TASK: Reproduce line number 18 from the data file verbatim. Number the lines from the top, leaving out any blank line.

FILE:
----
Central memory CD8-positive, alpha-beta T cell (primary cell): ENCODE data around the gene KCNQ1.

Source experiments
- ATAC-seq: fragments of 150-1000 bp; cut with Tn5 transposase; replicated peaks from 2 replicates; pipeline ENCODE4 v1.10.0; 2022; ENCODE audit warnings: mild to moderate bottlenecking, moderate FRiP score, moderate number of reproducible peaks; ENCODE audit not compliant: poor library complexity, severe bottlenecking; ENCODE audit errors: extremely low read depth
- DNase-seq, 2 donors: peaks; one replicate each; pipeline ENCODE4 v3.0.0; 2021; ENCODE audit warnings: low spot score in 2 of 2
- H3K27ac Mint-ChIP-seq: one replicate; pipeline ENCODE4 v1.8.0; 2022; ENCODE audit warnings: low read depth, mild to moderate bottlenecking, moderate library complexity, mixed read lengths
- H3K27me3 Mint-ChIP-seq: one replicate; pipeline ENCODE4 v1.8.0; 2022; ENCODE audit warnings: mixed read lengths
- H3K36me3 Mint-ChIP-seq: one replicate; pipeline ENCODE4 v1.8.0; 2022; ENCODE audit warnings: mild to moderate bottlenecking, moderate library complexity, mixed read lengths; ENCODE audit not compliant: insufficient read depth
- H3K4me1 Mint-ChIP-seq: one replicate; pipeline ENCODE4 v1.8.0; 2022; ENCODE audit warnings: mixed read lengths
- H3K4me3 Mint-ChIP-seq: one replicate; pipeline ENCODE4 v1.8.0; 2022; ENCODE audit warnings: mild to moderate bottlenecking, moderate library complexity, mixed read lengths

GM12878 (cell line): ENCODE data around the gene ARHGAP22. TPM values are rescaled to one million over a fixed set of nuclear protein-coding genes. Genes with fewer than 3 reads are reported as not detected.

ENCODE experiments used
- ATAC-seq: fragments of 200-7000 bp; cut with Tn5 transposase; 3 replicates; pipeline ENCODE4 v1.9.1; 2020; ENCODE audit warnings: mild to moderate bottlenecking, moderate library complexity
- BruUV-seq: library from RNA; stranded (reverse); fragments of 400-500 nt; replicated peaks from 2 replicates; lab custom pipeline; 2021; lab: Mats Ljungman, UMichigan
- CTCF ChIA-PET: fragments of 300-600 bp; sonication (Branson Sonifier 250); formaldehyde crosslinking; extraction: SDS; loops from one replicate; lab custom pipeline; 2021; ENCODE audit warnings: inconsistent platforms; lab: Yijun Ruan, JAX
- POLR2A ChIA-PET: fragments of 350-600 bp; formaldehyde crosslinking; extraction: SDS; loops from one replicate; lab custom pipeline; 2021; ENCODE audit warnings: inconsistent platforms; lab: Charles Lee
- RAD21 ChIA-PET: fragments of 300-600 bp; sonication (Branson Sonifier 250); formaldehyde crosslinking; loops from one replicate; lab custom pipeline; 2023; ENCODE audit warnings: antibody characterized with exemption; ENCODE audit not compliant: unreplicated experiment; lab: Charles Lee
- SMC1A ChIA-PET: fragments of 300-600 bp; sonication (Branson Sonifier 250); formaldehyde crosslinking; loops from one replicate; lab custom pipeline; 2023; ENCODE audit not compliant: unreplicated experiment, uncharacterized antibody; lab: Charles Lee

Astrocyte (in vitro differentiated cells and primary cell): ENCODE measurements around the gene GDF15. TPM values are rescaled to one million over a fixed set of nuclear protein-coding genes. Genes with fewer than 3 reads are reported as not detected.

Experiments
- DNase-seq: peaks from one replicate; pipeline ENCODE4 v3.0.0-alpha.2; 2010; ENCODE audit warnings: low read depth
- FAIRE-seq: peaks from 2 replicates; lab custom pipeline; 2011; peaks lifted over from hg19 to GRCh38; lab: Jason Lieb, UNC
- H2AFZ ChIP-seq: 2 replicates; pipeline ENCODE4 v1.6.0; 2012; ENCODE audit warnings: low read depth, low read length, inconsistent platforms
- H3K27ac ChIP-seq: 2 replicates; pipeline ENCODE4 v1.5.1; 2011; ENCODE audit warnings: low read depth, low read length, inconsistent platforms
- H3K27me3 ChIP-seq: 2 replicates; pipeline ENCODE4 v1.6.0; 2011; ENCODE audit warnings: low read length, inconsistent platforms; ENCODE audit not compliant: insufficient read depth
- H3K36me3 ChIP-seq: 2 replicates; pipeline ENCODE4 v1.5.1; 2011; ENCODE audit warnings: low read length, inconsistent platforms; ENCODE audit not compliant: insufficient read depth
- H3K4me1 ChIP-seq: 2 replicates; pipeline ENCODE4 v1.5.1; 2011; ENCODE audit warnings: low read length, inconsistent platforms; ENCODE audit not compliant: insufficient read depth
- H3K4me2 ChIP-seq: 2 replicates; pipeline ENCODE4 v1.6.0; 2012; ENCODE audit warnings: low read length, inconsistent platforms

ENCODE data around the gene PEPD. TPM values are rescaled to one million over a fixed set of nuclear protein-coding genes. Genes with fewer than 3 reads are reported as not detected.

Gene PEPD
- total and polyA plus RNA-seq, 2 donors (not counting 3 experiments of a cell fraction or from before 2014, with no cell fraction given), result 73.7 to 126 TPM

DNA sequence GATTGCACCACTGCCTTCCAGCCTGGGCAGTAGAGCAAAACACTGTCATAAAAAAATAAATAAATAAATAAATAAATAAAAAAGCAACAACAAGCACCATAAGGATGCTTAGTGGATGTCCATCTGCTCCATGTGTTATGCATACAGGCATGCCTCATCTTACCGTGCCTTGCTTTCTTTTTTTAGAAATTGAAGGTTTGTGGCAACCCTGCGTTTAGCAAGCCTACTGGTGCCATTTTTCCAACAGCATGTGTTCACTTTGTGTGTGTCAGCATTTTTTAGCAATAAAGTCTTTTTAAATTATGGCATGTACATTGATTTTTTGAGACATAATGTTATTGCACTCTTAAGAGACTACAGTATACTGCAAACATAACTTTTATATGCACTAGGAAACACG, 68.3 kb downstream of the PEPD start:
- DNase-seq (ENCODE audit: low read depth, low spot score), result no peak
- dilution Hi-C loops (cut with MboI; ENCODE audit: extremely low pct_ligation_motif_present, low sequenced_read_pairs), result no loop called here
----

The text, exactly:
Astrocyte (in vitro differentiated cells and primary cell): ENCODE measurements around the gene GDF15. TPM values are rescaled to one million over a fixed set of nuclear protein-coding genes. Genes with fewer than 3 reads are reported as not detected.